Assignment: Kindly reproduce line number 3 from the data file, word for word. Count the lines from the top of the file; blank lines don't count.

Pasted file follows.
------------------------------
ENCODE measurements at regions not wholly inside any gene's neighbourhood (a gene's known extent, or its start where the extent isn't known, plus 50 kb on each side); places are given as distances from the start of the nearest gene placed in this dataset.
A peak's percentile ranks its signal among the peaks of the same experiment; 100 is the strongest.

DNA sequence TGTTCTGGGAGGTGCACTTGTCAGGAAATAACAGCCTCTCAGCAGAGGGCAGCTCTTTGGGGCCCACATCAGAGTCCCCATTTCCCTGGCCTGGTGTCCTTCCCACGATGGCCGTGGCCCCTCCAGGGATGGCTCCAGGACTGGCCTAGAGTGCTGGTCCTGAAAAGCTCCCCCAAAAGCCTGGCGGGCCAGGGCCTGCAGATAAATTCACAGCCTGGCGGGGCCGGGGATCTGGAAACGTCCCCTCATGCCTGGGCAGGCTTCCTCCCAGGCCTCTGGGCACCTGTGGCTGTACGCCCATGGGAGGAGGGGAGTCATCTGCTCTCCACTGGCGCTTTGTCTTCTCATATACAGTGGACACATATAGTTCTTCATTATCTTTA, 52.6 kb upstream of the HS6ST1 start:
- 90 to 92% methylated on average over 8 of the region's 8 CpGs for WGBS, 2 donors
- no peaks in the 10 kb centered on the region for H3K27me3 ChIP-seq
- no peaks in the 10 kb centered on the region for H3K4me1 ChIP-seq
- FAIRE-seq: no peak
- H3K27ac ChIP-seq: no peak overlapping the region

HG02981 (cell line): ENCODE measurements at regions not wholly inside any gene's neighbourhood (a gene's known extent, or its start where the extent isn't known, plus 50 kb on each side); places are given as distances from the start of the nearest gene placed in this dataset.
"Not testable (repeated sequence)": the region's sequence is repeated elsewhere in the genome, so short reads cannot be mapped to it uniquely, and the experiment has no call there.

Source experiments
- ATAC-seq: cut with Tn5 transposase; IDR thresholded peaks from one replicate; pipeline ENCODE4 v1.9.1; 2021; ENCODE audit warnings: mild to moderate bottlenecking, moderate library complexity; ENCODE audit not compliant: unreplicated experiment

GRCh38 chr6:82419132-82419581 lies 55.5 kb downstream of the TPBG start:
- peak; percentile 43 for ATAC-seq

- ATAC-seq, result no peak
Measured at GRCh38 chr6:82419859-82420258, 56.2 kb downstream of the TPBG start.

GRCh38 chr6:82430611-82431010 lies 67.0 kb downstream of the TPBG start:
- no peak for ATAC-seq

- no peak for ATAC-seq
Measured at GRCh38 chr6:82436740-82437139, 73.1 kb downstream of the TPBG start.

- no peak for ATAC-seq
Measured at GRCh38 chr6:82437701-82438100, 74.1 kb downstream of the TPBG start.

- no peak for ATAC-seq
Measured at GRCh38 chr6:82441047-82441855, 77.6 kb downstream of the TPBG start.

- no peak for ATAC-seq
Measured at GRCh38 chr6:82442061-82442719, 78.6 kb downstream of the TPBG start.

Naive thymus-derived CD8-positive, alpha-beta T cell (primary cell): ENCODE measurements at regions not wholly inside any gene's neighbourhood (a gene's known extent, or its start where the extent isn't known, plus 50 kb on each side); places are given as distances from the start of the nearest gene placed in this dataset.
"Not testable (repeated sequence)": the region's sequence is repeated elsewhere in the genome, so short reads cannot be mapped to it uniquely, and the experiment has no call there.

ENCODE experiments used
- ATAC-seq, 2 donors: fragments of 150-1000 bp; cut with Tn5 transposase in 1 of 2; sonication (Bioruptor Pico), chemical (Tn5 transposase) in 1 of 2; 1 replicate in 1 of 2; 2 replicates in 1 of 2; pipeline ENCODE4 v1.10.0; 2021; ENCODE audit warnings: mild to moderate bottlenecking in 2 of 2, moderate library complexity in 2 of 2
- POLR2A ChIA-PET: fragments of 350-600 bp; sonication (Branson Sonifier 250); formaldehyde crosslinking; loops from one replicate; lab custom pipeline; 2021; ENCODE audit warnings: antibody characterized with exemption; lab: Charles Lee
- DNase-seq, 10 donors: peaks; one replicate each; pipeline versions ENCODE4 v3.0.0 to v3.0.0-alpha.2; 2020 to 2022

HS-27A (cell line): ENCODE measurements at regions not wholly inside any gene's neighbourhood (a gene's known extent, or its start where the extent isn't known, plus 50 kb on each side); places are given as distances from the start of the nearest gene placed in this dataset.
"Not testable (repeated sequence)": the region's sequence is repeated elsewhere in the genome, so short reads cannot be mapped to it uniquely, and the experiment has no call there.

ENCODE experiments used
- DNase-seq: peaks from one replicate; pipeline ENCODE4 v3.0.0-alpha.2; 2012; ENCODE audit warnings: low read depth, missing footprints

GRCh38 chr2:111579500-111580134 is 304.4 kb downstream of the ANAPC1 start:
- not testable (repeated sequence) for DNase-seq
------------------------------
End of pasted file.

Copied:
DNA sequence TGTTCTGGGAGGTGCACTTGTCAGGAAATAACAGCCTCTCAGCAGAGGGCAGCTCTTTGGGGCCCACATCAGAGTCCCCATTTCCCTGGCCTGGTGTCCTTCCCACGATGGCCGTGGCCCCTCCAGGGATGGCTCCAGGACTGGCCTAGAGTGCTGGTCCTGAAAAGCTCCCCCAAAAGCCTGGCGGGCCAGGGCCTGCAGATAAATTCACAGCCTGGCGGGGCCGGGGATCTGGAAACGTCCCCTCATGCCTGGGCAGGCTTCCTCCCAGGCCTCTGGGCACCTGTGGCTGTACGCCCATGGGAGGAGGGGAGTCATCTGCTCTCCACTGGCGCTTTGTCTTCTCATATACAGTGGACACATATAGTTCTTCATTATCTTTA, 52.6 kb upstream of the HS6ST1 start: